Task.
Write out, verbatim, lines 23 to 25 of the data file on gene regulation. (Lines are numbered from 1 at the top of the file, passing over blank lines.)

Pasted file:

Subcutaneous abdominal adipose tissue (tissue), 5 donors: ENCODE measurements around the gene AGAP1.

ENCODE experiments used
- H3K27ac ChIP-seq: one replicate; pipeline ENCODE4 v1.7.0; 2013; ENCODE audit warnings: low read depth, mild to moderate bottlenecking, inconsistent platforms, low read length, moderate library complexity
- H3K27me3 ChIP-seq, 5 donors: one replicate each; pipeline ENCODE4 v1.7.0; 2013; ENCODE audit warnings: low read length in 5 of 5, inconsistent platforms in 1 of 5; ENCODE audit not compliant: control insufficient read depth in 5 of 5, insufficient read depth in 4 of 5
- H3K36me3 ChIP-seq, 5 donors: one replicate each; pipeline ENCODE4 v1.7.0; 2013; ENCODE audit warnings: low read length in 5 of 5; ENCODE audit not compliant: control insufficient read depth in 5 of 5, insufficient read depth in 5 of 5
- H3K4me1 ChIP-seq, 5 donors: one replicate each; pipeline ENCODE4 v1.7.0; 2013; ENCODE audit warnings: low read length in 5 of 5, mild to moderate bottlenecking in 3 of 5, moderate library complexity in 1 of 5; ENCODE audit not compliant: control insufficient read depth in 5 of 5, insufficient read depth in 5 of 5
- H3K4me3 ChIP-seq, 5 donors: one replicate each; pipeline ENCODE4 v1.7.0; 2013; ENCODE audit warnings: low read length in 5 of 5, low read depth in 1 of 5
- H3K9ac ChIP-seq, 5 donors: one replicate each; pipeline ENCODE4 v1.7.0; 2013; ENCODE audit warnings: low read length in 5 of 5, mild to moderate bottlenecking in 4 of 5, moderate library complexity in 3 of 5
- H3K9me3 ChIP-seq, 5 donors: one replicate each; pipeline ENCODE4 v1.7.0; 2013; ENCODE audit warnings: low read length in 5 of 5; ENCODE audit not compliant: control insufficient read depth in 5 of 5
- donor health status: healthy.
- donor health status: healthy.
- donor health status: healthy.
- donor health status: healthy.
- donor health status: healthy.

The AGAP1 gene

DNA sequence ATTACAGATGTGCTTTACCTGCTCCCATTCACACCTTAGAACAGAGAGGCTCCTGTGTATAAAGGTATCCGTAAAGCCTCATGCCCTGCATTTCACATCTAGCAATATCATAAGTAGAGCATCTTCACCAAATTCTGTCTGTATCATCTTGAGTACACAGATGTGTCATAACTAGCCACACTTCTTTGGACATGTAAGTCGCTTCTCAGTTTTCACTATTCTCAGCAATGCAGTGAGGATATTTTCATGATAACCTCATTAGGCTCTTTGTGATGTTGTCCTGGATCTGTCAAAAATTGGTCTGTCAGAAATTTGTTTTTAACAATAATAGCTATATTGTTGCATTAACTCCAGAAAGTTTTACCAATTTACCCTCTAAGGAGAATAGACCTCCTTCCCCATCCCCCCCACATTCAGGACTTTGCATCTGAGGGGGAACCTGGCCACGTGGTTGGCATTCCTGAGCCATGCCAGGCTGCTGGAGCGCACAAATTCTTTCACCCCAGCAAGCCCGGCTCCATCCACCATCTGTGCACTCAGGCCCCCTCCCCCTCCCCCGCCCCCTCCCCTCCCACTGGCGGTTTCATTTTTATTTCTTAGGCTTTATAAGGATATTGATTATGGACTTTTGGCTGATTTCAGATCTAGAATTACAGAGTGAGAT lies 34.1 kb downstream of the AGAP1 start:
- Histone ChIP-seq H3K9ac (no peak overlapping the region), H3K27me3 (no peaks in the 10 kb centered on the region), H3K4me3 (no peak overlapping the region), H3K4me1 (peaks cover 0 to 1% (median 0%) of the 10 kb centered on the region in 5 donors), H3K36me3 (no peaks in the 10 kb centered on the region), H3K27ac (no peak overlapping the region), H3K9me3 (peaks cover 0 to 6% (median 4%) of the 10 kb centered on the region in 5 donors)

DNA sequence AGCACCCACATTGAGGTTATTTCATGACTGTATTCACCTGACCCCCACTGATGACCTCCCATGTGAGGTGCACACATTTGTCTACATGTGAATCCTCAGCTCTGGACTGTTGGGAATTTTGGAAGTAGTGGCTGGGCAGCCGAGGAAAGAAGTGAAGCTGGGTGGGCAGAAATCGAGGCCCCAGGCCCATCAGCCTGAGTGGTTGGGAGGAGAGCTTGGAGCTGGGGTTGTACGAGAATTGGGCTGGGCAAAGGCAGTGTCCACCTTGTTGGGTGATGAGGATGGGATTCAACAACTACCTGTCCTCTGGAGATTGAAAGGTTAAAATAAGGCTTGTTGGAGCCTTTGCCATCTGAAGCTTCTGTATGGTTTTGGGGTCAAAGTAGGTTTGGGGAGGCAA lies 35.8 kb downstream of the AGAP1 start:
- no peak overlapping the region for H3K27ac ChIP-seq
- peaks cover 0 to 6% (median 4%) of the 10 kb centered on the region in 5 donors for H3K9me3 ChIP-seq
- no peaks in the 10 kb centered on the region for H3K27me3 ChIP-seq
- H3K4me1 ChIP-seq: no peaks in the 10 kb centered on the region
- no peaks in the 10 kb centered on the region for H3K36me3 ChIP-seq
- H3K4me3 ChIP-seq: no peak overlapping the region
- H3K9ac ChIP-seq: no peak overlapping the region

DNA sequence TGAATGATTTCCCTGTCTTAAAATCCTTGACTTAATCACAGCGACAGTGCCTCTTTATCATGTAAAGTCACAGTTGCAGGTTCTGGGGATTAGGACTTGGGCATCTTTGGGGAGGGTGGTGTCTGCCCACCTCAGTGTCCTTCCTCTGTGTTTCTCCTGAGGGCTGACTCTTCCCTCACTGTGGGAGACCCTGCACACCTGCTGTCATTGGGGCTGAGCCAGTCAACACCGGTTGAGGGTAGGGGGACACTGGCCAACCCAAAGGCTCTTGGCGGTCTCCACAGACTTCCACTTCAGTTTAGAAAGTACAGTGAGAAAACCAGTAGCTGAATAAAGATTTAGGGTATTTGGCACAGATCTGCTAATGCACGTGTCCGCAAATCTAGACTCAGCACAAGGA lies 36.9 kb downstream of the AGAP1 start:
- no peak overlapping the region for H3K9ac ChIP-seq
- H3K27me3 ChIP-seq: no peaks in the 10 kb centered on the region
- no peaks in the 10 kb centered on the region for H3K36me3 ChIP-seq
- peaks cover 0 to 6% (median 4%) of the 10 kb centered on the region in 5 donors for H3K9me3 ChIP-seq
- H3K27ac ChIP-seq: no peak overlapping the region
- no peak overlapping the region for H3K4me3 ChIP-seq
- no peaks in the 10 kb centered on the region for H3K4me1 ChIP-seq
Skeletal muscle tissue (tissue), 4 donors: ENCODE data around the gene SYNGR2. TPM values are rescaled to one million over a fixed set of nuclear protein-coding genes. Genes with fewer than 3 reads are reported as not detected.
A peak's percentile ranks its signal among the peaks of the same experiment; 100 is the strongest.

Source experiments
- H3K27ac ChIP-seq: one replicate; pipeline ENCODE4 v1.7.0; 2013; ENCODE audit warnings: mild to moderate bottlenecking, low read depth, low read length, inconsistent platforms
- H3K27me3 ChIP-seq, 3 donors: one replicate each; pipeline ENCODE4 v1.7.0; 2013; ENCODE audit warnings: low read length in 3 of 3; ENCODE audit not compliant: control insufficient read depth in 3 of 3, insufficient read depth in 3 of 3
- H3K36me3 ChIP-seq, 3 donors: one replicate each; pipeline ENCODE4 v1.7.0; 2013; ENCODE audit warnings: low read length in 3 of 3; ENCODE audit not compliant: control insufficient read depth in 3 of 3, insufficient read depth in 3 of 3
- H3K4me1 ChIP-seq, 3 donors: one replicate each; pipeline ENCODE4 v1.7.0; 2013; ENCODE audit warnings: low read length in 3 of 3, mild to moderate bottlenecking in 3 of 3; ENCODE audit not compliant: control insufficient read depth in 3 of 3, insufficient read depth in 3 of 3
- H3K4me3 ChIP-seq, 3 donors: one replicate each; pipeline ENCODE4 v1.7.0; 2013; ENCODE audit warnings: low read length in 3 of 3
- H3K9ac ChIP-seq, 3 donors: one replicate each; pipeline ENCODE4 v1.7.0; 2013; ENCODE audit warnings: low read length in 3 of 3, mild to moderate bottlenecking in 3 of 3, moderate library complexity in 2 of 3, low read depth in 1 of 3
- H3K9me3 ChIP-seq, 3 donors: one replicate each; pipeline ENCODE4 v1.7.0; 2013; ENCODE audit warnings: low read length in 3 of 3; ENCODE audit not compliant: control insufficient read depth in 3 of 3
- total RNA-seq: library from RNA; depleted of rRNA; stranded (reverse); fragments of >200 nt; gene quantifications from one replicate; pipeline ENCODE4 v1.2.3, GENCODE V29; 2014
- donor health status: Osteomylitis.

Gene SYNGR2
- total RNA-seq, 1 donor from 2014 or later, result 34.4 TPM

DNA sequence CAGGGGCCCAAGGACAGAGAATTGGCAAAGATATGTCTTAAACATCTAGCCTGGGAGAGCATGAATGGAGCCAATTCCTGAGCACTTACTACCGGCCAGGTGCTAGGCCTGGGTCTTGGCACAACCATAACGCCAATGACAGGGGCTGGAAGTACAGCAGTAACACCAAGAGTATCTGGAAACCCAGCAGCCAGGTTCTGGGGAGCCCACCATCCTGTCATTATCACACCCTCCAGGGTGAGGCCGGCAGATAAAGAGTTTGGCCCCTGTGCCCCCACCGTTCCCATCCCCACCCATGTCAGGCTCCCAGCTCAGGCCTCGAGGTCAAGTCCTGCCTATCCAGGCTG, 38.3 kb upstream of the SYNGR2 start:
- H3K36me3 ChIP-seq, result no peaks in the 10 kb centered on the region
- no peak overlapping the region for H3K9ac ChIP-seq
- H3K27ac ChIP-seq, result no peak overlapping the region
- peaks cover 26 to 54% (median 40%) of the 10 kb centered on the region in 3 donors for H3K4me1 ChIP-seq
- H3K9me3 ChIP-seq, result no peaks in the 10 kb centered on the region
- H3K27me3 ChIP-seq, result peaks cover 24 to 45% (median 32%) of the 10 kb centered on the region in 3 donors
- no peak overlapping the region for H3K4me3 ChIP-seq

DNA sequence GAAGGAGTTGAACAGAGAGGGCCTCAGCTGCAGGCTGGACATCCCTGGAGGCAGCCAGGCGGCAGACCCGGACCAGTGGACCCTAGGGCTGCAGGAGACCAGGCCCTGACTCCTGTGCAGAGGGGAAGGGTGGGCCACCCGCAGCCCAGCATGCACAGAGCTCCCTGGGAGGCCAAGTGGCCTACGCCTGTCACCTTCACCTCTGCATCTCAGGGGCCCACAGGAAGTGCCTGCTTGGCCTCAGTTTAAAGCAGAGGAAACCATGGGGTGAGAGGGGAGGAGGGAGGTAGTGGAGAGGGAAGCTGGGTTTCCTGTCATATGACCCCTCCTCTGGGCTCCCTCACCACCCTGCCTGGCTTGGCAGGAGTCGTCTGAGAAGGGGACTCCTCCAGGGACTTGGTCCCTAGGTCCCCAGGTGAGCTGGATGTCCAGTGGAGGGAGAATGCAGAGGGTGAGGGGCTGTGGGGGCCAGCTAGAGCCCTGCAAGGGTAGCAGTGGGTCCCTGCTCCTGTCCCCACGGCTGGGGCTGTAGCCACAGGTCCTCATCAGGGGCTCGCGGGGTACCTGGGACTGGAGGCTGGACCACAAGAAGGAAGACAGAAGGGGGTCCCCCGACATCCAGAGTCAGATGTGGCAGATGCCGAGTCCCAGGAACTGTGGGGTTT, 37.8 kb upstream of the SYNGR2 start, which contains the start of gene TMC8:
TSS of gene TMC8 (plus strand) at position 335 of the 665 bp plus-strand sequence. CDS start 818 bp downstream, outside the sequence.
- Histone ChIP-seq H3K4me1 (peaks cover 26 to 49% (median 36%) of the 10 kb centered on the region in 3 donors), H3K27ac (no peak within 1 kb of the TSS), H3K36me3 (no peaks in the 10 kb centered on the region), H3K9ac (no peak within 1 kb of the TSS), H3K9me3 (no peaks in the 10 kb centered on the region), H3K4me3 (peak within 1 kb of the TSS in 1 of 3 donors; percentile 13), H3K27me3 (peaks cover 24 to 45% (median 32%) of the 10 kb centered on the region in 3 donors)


- no peaks in the 10 kb centered on the region for H3K36me3 ChIP-seq
- H3K4me3 ChIP-seq: no peak overlapping the region
- H3K9ac ChIP-seq: no peak overlapping the region